There is no better feeling than getting a full day’s worth of work done in a few hours. Being productive gives us a sense of accomplishment and relief, but it isn’t always easy to keep up.
Staying motivated at work can be difficult. Some days it may almost seem impossible, leaving you feeling unproductive and stressed. There’s no call for worry, recent studies have shown that it may not all be your fault. A study conducted by the University of Alabama at Birmingham (UAB) School of Optometry found that vision impairments lower work productivity by as much as 20 percent.
Productivity can be affected in two ways in relation to vision impairments. Vision impairments and discomfort can cause a need to not be physically present at work. However, they can also cause people to be mentally absent from work.
Visual Impairments and Unproductivity
Being mentally absent from work, means to be physically present but not getting any work done. The term to describe this is “presenteeism”. Presenteeism is often associated with people afflicted with depression, anxiety, or pain. Now, as visual impairments rise employers are starting to notice a drop in productivity.
The two most associated visual impairments are Computer Vision Syndrome (CVS) and presbyopia. CVS is a result of staring at a screen for too long without taking a break. This is most commonly seen in office workers. Though treatment varies, it is easily treatable through eye exercises and taking frequent breaks from looking at screens.
That means that taking a break may even increase your productivity. Taking a break every 20 minutes to take a quick walk to the water cooler or to the bathroom will allow your eyes to defocus and take the strain off of them. If these breaks are not taken the effects could be harmful, with symptoms such as neck pain, dry eyes, and frequent headaches.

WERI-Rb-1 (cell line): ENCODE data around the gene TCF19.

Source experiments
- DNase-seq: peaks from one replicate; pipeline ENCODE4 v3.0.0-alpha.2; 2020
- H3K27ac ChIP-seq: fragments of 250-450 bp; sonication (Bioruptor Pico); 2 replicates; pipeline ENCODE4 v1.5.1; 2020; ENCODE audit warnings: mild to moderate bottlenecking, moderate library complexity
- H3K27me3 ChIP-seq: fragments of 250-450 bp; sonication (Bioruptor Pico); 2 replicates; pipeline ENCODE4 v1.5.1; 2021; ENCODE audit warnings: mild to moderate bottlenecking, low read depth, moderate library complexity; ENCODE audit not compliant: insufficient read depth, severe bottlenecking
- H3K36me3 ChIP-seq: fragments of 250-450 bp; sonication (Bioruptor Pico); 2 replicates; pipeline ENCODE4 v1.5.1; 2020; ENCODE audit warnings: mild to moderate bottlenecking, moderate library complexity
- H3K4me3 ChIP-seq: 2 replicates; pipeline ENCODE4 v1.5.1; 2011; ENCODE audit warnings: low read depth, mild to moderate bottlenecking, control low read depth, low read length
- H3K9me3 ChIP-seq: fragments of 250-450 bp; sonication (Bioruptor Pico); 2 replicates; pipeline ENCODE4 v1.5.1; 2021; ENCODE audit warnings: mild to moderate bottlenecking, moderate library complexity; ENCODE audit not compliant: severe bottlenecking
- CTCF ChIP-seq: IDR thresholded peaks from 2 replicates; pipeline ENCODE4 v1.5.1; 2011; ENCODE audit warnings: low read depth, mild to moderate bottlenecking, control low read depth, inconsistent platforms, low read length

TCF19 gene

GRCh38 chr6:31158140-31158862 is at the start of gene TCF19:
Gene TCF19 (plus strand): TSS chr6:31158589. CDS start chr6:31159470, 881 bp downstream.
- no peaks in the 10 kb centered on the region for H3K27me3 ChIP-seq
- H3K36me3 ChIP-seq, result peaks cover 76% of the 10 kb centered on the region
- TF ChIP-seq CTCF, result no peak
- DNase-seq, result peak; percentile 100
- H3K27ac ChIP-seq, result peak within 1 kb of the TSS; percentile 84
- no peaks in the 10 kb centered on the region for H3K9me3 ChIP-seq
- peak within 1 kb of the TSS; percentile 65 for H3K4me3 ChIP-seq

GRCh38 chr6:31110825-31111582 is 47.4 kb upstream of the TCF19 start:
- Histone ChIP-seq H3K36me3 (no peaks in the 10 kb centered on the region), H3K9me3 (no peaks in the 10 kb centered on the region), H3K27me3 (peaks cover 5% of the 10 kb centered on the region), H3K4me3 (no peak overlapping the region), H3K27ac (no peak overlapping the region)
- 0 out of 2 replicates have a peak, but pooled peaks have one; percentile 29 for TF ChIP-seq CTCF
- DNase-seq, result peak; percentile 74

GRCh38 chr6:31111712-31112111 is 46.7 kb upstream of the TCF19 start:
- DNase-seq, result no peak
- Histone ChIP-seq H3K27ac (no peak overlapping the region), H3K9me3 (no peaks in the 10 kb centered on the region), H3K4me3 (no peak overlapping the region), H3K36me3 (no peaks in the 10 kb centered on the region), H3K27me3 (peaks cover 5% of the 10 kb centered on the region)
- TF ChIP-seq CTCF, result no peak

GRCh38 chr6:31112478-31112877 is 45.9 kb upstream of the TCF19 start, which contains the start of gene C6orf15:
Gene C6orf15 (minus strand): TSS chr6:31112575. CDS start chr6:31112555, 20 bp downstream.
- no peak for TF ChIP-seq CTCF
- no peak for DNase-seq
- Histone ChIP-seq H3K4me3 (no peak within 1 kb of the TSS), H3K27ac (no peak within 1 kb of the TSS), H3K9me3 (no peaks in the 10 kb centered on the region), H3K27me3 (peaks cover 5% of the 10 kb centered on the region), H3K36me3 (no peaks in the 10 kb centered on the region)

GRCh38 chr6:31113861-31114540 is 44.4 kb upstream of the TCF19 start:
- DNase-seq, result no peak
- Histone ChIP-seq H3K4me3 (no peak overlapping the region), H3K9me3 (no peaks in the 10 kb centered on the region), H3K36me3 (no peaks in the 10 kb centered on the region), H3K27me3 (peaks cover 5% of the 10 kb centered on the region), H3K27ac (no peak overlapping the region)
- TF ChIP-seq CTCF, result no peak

This unproductivity can also be the cause of presbyopia, a vision impairment that has people struggling to see objects close to their face. Generally this condition can be corrected with bifocals; however these bifocals are designed for reading. This means that they are meant to be used to see objects at a low angle, roughly 15 inches away from the eye. Computer monitors are often placed much higher and slightly further away, causing those with presbyopia to crane their necks which can lead to much discomfort.
Nearly 10 million eye exams are carried out each year due to vision problems related to computer use. Computers are a large part of a lot of jobs. It is important to take the necessary precautions to protect your eyes and neck from long days in front of a computer screen.
Visual impairments are also causing a high number of workers to be absent from work for long stretches of time. These visual impairments are largely due to eye injuries sustained at work. Nearly 800,000 workers are injured in America per year. The worst part, almost all eye injuries reported could have been prevented with the proper eye protection.
Fortunately, employers are responding quickly to these vison impairments by assuring that their employees have their eyes tested at least once a year. However getting your eyes tested will not prevent visual impairments. At best, eye tests will diagnose a visual impairment. Prevention is up to you.
How to Improve Vision and Stay Productive
As mentioned, frequent vison breaks are absolutely necessary. Contrary to what a lot of us have been taught to believe, taking a break does not equate laziness. There isn’t anything lazy about taking care of yourself.
Even if you don’t get up to walk around, you should be taking an eye break for every 10 minutes of work you do. Check out the 10-10-10 Rule.
Another way to avoid eye strain is to adjust your computer monitor. Glare and brightness are two of the culprits when it comes to Computer Vision Syndrome and digital eye strain. Consider lowering your brightness to contrast the bright lights of the office. Or consider brightening the screen if you find that your eyes need to work extra hard to see the work on the screen. Rule of thumb: never stare at the screen at full brightness.
Glare can come from a number of light sources. It can come from the sun, florescent lights, or other screens. You most likely have no control over the lighting situation in the office and definitely have no control over the sun (unless there are blinds, but if the sun is out, you’re not going to want to draw them). Luckily there are glare filters. Glare filters are thin protective filters that can be stuck onto your screen.
As for eye injuries, the only preventative measure is to make sure that you are familiar with the safety and health codes in your place of work and to abide by them. You won’t regret it.
Remember that your eye health doesn’t just come from adjusting your computer monitor or wearing safety glasses. Nourishing your eyes with the right eye vitamins is also essential to your present and long term eye health.
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